Monday, May 10, 2010

The Juliet Journals: Please Come Home


digital collage 12ins x 12ins

best viewed larger HERE

This morning, Mudlark Production's Charles Hunter tweeted: "the last few days of SuchTweetSorrow. Can we do Tragedy on Twitter?" For those who have been avidly following the Twitter retelling of Romeo and Juliet, it's a daft question: many of us are already emotionally wrung out and hung out to dry on the line with the washing. That's one of the joys of this production: the scary, bottomless depth of it. The director, writers, and cast's ability to convey and engender in their audience, such a vast range of emotions and levels of meaning, through sporadic Tweets of 140 characters or less. It's astonishing, but no less than we should expect of a Royal Shakespeare Company production.

The version Romeo and Juliet that we are witnessing is, amongst many other things, an angry, often frenetic exploration across the messy landscape of Loss. When we first meet them, the three Capulet children are each, in their own way, damaged by the traumatic death of Susan, their mother. Jess, the oldest, is over-responsible and has taken on the role of emotionally parenting her siblings. Following his mother's death, Tybalt suffered even more loss when he was sent away to boarding school and his unresolved anger knows no bounds. Juliet's sheltered, compliant life is about to be torn apart as hormones blow the lid off her grief. Beyond the Capulet family, Mercutio, in effect, an orphan, as his unloving parents have gone to live in the South of France, fills the emotional vacuum by becoming a surrogate member of the Montague family and he loves Romeo as a brother. Romeo falls in love with Juliet, leaving Mercutio feeling abandoned by his mate. In turn, Romeo looses his friend when Mercutio loyally defends the Montague name against out-of-control Tybalt who kills him and is then himself accidentally slain by Romeo. Laurence Friar's desire to reunite the warring Capulet and Montague families is almost certainly a misdirected attempt to deal with his own loss and regret: his father is dead; he has turned his back on a shady past but still carries a torch for Susan Capulet, whom he secretly adored. Whatever their motives and despite their best efforts, Laurence and Jess must ultimately witness and feel in some way responsible for the deaths of all the young people whose lives they have desperately sought to protect.

The intimacy of Twitter enables followers to engage with the play's characters on a very intense level and we've certainly had our minds toyed-with: our belief systems and loyalties storm-tossed from one Tweet to the next. And then, ready to prod us, whenever we get too comfortable with our sympathy for someone's dilemma, there's always Jago, the malevolent, disaffected adolescent lurker, lingering around like the bad smell of rubbish bins during a garbage strike, reminding us that this drama portrays the lives of spoiled, rich kids. Admirably, the actors don't beg us to love them either. Jules is charming but complex and not easy to like: we first meet her, ten years after the death of Susan Capulet, a teenager with unresolved abandonment issues, who has created a perfect, romantic version of the mother she lost when she was six years old. Let's face it, had her mum lived, Jules would, almost certainly, now be a rebellious daughter of divorced parents, going through the usual mother/daughter love/hate ritual. She has coped with her loss in the best way she can but she is not equipped to make good choices. Instinctively drawn to Romeo, the boy that her family will most disapprove of, her intense love is accompanied by equally intense fears that she will loose him. Whilst dealing with these conflicting emotions, Jules is told, not only that her brother is dead, but that the love of her life has killed him. Her response to the news is denial: the first stage of grief, followed by violent emotional regression: back to the age when she experienced her first traumatic loss. From now on in, none of the others are emotionally equipped to reach her. This is where I've chosen to re-join Jules: a place where all the teenage romance has been stripped away, leaving only a frightened little girl who just wants her brother to come home.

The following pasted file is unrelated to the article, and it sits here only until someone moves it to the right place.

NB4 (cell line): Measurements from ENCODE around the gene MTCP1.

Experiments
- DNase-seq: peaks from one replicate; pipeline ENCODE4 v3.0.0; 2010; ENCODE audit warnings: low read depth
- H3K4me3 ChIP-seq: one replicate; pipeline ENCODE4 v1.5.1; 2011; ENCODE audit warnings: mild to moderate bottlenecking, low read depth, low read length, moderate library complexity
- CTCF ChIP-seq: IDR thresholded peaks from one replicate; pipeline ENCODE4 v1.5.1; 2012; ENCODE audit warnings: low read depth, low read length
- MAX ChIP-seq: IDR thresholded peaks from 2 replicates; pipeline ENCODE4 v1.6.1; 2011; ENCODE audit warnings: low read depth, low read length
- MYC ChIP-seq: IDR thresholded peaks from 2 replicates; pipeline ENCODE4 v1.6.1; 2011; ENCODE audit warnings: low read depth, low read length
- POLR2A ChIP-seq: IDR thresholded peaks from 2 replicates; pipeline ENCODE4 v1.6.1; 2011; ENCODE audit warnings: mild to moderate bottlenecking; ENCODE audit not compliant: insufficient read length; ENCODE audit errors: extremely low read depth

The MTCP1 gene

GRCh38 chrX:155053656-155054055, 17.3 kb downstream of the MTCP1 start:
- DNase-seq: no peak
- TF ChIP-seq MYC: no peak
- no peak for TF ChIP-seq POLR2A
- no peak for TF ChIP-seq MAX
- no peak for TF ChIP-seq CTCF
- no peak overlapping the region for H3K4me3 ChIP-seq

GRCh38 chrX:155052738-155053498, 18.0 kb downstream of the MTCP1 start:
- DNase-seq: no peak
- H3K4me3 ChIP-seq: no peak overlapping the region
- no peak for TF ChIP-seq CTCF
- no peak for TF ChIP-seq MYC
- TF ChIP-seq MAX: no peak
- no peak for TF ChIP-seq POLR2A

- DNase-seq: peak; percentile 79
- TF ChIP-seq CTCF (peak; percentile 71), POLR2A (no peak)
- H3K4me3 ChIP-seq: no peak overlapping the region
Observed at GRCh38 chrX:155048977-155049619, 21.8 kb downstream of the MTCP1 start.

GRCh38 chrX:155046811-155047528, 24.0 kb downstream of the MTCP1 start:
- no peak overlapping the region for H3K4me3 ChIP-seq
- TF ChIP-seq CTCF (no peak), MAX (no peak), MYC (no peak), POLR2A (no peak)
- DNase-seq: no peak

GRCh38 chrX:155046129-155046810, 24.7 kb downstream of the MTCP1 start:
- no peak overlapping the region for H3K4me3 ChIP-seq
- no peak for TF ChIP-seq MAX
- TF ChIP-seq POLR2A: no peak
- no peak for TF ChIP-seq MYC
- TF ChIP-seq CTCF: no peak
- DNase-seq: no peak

Juliet's previous journal page can be viewed HERE


Annick ~ Boo said...

Lumi, I love your retelling of the story. Almost as good as actually getting to read it on Twitter, which is quite out of my reach. I haven't heard of anything similar in this part of the world, and I feel honored to be able to catch a glimpse of this adventure through you.

Kathy said...

To this old English teacher this sounds amazing! My students would absolutely love it. Last year my class created Facebook papges for characters from R & J, and this year we did blogs for THe Great Gatsby. I must learn all I can about Twitter to see if I can incorporate it into my curriculum next year. Thanks, Lumi!

La Dolce Vita said...

since I am only following the story here, I love visualizing it all through your eyes and the piece you created is wonderful!xx's

Seth said...

The story continues. You have me hooked!